PACIFIC ECONOMIC PAPERS NO. 345, 2005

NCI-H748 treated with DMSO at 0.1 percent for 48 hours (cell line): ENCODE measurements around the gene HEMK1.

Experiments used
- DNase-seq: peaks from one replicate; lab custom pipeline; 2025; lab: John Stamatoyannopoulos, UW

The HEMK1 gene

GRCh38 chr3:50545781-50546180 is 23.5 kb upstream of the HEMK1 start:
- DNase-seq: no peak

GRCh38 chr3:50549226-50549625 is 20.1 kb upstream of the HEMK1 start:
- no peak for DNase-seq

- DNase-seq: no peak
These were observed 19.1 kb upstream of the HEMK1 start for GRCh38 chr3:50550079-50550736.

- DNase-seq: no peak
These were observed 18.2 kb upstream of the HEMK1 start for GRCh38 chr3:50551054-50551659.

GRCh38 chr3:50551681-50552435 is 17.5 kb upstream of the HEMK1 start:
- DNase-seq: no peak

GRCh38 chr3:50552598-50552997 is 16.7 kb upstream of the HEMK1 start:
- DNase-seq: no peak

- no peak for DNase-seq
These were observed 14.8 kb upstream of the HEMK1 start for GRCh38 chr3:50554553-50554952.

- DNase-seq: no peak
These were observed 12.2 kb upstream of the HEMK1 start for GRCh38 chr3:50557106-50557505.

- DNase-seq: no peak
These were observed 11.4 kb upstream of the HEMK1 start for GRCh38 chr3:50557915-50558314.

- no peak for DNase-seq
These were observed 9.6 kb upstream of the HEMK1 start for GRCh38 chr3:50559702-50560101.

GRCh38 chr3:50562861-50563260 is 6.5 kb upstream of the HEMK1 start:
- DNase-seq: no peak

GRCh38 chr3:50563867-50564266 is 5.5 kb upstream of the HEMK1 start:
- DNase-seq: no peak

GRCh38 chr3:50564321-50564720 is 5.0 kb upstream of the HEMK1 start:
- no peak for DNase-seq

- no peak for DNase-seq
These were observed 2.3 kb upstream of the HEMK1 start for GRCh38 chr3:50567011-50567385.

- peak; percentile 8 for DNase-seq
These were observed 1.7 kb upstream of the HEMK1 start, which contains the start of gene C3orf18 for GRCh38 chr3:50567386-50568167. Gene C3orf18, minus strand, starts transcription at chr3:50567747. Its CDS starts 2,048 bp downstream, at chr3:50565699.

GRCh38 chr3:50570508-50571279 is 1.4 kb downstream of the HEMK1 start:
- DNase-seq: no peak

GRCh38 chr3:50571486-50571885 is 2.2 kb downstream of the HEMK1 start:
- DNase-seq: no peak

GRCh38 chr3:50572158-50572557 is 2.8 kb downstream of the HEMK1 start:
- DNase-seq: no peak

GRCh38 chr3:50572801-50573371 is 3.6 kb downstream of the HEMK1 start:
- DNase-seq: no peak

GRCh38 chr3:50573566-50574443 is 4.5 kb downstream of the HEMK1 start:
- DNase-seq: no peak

Australia and the United States signed a bilateral trade agreement in 2004. This paper analyses the provisions of the agreement, compares the provisions with other bilateral and multilateral agreements and comments on the modelling that the Australian Government used to estimate the likely benefits of the agreement. The author concludes that the modelling relied on overstates the potential gains from the agreement, which establishes many undesirable precedents, especially in relation to sugar, rules of origin, safeguard provisions and intellectual property. The author argues that bilateral agreements of this type could be severely disruptive to future trade relations within the Asian region, particularly with China.